(This article is the first in a series of posts, co-written by Douglas Hoffman and long time ALS Client and friend, Lyle Katz. Lyle is a very successful mortgage banker and an expert in the fine art of generating opportunity. Lyle’s experience forms the basis of this series. At the end of each article, there will be an assignment for the next four weeks.)
Let’s start at the beginning with a definition for networking. This is not the usual definition, nor is it “correct” or “definitive.” It is simply the one that we will use for this conversation:
Networking is the deliberate building of a community for sharing information and services among business people. Ultimately, networking is about helping others.
In our experience, many people miss the opportunity allowed by professional and social gatherings.
They attend such events, looking for clients or buyers for their particular product or service. Certainly, one should be open to the possibility of finding a client at such events, and there is nothing wrong with finding a client at a networking event or other gathering. However, this is not a wise business strategy that will provide a reliable return over time.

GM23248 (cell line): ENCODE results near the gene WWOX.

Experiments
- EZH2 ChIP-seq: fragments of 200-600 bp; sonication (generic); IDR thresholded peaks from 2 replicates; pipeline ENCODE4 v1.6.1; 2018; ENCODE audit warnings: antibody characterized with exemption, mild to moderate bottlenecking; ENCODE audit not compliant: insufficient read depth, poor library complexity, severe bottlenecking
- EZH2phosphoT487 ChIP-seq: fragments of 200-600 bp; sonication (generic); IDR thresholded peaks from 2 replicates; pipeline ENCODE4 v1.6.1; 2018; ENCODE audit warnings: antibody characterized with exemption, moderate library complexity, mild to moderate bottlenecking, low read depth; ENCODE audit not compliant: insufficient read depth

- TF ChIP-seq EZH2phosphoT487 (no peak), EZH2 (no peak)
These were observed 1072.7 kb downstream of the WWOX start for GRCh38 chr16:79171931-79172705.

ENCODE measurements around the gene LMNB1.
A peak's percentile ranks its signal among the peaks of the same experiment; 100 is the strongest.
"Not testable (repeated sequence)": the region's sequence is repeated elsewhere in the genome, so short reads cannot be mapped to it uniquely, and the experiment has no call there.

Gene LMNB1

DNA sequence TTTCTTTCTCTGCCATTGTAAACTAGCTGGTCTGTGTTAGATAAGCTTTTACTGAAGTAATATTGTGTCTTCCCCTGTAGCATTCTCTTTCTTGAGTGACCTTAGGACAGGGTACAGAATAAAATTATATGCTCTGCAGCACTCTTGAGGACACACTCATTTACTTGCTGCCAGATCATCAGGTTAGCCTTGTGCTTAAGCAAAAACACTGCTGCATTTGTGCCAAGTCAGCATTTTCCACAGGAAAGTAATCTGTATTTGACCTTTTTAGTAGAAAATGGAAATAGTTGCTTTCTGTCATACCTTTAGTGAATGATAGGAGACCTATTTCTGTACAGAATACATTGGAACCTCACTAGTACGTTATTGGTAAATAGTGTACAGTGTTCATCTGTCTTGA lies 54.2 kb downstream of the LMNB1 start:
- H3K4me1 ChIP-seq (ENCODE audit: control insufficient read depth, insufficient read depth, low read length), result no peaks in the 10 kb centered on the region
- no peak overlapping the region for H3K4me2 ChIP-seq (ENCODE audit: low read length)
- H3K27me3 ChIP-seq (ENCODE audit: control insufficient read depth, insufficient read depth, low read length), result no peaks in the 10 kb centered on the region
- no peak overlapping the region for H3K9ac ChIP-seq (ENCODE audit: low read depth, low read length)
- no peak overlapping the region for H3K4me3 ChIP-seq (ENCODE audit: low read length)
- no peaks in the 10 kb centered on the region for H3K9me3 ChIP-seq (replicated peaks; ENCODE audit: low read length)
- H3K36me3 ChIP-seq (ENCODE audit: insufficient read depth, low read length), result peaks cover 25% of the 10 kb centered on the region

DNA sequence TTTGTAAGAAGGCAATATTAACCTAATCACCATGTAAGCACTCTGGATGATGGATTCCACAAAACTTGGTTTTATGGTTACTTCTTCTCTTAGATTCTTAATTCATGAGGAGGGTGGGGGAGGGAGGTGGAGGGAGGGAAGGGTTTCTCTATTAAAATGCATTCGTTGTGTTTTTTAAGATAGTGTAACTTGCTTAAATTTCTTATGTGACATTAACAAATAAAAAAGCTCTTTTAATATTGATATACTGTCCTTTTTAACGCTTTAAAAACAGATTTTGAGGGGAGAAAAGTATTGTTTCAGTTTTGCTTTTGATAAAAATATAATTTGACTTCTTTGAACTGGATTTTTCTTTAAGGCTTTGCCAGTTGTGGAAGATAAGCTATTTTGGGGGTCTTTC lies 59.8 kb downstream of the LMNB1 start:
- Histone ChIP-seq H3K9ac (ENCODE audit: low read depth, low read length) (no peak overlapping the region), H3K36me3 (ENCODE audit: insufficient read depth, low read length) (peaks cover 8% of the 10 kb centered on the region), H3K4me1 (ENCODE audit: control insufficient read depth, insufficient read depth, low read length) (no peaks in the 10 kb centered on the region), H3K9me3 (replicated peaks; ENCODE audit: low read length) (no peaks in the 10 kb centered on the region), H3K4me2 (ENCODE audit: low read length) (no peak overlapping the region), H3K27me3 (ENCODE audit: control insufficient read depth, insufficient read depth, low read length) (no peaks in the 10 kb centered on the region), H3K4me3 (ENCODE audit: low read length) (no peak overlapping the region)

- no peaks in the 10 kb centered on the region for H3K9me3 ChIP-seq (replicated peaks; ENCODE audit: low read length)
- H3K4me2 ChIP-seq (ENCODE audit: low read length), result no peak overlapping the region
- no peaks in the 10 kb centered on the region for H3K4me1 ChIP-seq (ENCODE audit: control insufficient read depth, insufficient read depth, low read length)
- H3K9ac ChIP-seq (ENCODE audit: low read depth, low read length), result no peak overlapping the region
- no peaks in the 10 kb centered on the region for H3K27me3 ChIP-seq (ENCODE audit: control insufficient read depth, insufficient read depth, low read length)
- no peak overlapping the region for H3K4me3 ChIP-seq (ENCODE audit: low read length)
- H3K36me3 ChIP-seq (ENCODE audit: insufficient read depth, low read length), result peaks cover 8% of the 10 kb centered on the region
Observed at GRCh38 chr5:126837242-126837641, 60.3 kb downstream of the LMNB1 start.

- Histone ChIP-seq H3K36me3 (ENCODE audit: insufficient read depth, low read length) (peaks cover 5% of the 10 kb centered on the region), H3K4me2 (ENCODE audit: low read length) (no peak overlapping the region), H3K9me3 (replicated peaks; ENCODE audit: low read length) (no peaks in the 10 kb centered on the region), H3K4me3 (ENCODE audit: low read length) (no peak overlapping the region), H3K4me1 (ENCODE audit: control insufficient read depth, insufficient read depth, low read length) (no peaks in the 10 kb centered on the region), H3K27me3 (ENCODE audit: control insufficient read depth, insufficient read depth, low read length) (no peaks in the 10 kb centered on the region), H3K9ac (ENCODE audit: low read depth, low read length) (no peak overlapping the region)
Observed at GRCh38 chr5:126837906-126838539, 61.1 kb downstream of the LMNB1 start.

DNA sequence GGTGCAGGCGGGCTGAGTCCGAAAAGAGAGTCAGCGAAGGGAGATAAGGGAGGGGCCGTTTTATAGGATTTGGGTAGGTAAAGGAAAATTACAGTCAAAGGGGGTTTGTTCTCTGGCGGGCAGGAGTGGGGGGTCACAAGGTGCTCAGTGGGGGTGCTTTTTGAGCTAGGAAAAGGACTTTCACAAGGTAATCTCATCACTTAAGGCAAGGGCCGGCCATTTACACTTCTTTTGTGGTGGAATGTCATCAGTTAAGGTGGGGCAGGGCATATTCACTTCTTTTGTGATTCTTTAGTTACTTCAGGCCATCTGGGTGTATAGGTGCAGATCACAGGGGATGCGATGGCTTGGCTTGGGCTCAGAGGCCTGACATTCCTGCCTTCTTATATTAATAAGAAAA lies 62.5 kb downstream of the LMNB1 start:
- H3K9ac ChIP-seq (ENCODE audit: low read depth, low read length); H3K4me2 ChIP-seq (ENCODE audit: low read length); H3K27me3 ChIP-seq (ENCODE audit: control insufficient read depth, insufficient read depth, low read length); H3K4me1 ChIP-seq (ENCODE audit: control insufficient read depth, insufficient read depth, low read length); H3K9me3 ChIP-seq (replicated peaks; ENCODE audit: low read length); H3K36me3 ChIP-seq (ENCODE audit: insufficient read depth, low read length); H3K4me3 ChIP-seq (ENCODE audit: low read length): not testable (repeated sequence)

Networking must be considered to be a way to build relationships that will, over time, bring you both opportunities to serve others and generate business for you. Your relationships will be better, and more effective and long lasting, if you are prepared to be of service as well as reap the rewards. Effective networking involves creating and fostering centers of influence (COI), which is an investment of time and effort that will pay off for you, and your contacts, over time. Make sure you know who you’re your COIs are. Keep a short list of things you are looking for to make it is easy for people to help you. Your networking contacts will introduce you to new centers of influence and eventually to your clients. More importantly, you will introduce your networking contacts to their COIs, which will, in turn, lead them to their clients.
Approach networking as the opportunity it is: to both meet people and build relationships. The rewards will come both rapidly and over time. People do business with people they know and trust. Look for people you want to have around you–people you like and can count on. Get to know them and what they need. Learn ways to help each other. Listen well, and you will find out whom they want to meet. Be the first to provide an introduction when starting a new networking relationship.
Your assignment for the next four weeks:
- Meet five new people that can be networking partners.
- Find out what is special or great about what they do.
- Think of people who might want to meet them.
- Make at least three introductions to people who will be better off by knowing each other.
- Refer at least three people to an article, book, TV show or movie you think would be of real interest to them.
- BONUS: Write a reply to this article that describes something new that comes out of these actions.
Edited by Meg Buck